I'm not new to media comments that go over the top, especially when it happens on the BBC in regard to Israel-related matters. Much has already been written on the topic and it's not for me to rehash it here. But your words were ill-informed at best, malicious at worst.
While reports maintain that Hezbollah is currently winning the decisive battle in Qalamoun, on the Lebanese eastern border, analysts believe they are showing signs of being stretched thin. Against this backdrop, there are several indications that Israel may take the opportunity to conduct a preemptive surprise attack.
The political capital invested by the Obama administration and the Rouhani government gives us good reasons to be not only "cautiously optimistic" but "optimistic" regarding the Iranian nuclear crisis.
BEIRUT -- Saudi Arabia and its allies effectively wanted to inject hydraulic fracturing fluid (radical Salafists) into eastern Syria in order to fracture the bridge between Iran and its Arab allies. But at what cost?
Arguments against the pending nuclear deal with Iran -- from claiming that the deal is a capitulation to Iran to the notion that it is unacceptable to make a deal with a regime like that in Tehran -- have not sufficiently resonated with the public to kill the agreement. This has caused some disarray in the opposition camp. Indeed, if you are in that camp right now, it is reasonable to expect that the search is not for a new argument but for a game changing development: an event so powerful it shifts the momentum in Congress back to AIPAC, Netanyahu, Saudi Arabia and the other opponents of a nuclear deal. Arguably, a military confrontation between Israel and Hezbollah this summer could fit that bill.
It's a rare and remarkable event when a government broadcasts ahead of time its intent to commit war crimes. Yet that's just what senior Israeli military officials recently did in the pages of The New York Times.
Courting Arab leaders precisely as they undermine U.S. objectives gets it almost exactly backward. America's failures, under both Barack Obama and George W. Bush, stem from its unwillingness to break with allies taking actions that will result in disaster.
When it comes to this White House's much-maligned Middle East policy the chickens are coming home to roost as their eggs crash onto President Obama's ...
In a new video posted online, Nusra Front militants announced the formation of a 'Jaish al-Fateh' branch in the Qalamoun region. Jaish al-Fateh (Army of Conquest) is the same rebel alliance which has scored numerous victories in recent weeks against the Assad regime in northern Syria's Idlib Province.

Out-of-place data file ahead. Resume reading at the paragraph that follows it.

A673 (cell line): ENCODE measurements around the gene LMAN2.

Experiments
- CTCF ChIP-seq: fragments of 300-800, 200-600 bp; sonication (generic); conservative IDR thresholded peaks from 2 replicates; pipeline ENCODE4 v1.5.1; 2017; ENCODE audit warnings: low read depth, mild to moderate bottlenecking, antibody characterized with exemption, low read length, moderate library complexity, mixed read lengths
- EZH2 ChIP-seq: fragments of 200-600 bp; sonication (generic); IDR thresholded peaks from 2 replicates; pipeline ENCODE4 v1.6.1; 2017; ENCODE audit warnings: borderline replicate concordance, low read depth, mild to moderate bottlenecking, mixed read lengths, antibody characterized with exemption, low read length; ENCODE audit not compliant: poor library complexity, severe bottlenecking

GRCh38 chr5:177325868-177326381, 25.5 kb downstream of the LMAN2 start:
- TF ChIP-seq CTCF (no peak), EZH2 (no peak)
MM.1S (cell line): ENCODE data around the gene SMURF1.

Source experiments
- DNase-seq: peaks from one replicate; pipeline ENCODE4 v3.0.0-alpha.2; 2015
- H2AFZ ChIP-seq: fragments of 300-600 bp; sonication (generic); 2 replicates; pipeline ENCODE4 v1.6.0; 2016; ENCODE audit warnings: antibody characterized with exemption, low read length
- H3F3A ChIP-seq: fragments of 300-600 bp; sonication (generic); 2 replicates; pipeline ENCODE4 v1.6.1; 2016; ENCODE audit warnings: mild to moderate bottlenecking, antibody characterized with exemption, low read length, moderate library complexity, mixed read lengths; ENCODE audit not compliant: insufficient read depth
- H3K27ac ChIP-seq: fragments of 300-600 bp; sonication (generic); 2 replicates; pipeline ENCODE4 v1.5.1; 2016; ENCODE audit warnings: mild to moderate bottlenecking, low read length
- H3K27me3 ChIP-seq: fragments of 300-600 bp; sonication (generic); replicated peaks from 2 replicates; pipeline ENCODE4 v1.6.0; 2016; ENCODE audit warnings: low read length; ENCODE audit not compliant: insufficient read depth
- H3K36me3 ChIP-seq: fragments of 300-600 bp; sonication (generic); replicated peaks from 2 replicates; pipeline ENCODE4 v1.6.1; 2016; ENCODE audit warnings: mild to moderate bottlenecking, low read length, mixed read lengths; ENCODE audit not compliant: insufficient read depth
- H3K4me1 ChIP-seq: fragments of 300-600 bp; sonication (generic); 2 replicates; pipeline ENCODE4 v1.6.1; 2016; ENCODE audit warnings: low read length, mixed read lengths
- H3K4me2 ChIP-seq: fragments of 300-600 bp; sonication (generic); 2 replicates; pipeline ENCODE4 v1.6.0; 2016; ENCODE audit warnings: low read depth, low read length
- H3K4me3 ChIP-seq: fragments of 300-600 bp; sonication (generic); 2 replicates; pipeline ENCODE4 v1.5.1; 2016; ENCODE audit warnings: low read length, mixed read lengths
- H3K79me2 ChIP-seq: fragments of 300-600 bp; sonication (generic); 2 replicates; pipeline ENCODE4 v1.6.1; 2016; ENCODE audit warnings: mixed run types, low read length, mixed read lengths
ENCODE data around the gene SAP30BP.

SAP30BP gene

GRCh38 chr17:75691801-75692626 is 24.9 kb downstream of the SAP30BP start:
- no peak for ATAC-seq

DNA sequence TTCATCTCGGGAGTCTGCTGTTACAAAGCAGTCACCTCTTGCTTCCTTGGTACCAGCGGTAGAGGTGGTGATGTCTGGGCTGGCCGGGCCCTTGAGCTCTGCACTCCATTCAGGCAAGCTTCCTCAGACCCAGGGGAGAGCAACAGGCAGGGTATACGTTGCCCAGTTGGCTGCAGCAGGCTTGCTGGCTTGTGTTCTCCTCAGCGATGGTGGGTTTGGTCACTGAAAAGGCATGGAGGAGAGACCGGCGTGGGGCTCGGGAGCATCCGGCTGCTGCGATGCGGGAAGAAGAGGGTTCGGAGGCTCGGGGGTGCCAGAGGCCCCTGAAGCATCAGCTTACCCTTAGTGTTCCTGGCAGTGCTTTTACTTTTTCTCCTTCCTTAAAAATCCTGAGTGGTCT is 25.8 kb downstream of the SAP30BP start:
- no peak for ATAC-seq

The regional response in March 2015, to the advance of Iranian-backed Shia Houthis on the Southern Port of Aden in Yemen exposed two very revealing components of Middle Eastern geo-politics.
In the coming weeks and months, it can be assumed that Israel will continue preventing weapons transfers to Hezbollah, even at the risk of a major escalation.
The public discussion about the causes of violent extremism has focused mainly on the socioeconomic and political conditions that exist in Arab countries. But we must also carefully consider how the events in the wake of World Wars I and II have impacted the psychological disposition of the Arab population throughout the Middle East.
Tehran continues to export its revolutionary zeal by supporting terrorism and radical organizations such as Hamas and Hezbollah, providing direct financial and military assistance to radical Shiite militias, and maintaining through subversive activities its strong hold on Iraq, Syria, and Lebanon.
The more Israel is resented and the more its security needs don't get recognition, the more anxious the Israeli public becomes. Regretfully, once this morbid fear was awakened as a desperate last-minute campaign move, it got the job done.
As Netanyahu pointed out in Washington, the conclusion of the nuclear negotiations must be that Iran stops attacking other countries, renounces terror and ceases threatening the Jewish state of Israel with annihilation. If all three conditions are not met, there can be no deal. Because no deal is better than a bad deal.
BEIRUT -- ISIS' horrific immolation of a caged Lt. Muath Al-Kaseasbeh, the Jordanian pilot, will have been done in full understanding of the emotional impact of the manner of his death on Jordanians and in the West: This was very deliberate -- not some spur-of-the-moment act of barbarism. It is important to understand what lies behind and beyond the event itself.